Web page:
“My goals here are so crazy,” he says, “people don’t even believe it.”
Collins realizes, or says he realizes, that waging an attack on the college basketball machine won’t be easy. It will take more than a few top-ranked players signing with Howard and Alabama State over Kentucky and Duke — whose men’s basketball programs generate a combined $90 million in annual revenue, according to Forbes — to turn HBCUs into a threat to the current system.
Siphoning off one recruit, difficult as that has traditionally been, would merely be Step 1, followed by developing that recruit into a top NBA draft pick, followed by repeating that process again and again. In April, Maker declared for the NBA draft before withdrawing his name and committing to Howard. If he enters the 2021 draft but is not selected or slips to the second round or shows little visible growth, college basketball’s fiercest and most protective sharks will attack — and not just the player but a Howard program that hasn’t produced a draft pick since 1983.
Keith Sparks is a co-founder of the Professional Collegiate League, which in 2018 became the latest institution that tried — and failed — to capsize the college basketball model. Its idea was to split HBCUs off from the NCAA to form a league, pay its players and attack not just a powerful structure but its primary business model: the illusion of amateurism. Sparks and his associates had discussions with 20 interested HBCUs, he says, but nothing materialized.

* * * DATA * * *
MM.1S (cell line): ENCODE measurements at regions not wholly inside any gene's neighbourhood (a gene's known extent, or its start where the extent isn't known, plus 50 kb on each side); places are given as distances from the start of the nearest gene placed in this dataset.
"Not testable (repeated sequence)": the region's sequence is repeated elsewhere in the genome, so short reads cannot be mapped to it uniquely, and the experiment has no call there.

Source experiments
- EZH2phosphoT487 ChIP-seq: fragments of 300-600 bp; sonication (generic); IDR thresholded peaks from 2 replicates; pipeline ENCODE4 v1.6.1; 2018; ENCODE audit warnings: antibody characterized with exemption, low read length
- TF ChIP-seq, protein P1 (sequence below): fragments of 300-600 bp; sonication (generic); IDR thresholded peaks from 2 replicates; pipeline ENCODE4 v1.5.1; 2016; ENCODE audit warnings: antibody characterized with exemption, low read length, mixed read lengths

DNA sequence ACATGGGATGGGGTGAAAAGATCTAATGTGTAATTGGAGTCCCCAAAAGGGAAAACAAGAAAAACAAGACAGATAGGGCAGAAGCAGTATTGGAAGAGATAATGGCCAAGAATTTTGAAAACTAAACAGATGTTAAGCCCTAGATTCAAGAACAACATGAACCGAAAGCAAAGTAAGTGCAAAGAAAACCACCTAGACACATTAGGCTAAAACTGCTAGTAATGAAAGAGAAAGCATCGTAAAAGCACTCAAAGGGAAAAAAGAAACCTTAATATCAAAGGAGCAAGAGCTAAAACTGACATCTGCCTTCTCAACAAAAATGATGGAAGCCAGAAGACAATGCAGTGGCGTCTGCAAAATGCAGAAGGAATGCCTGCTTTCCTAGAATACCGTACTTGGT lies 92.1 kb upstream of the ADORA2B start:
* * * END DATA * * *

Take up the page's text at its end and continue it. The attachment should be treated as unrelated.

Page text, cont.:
“They were afraid of leaving the established NCAA model,” he says. “They didn’t want change.”
Even if many top players commit to HBCUs, he says, the power conferences won’t panic. They simply will find ways to expand players’ slice of the pie just enough, whether with benefits tied into scholarships or additional compensation for their name, image or likeness. “There’s too much money leading to the other side,” Sparks says. “I can’t emphasize this enough: They don’t feel threatened.”
Collins, though, can’t shake the notion that if the balance of power shifted before, it can again. He believes the machine became vulnerable three months ago, when he began seeing social media chatter about four- and five-star players considering HBCUs. When he used to offer scholarships to top players, they rarely engaged. Now, Collins says, they and their families are calling him. “They’re listening,” he says.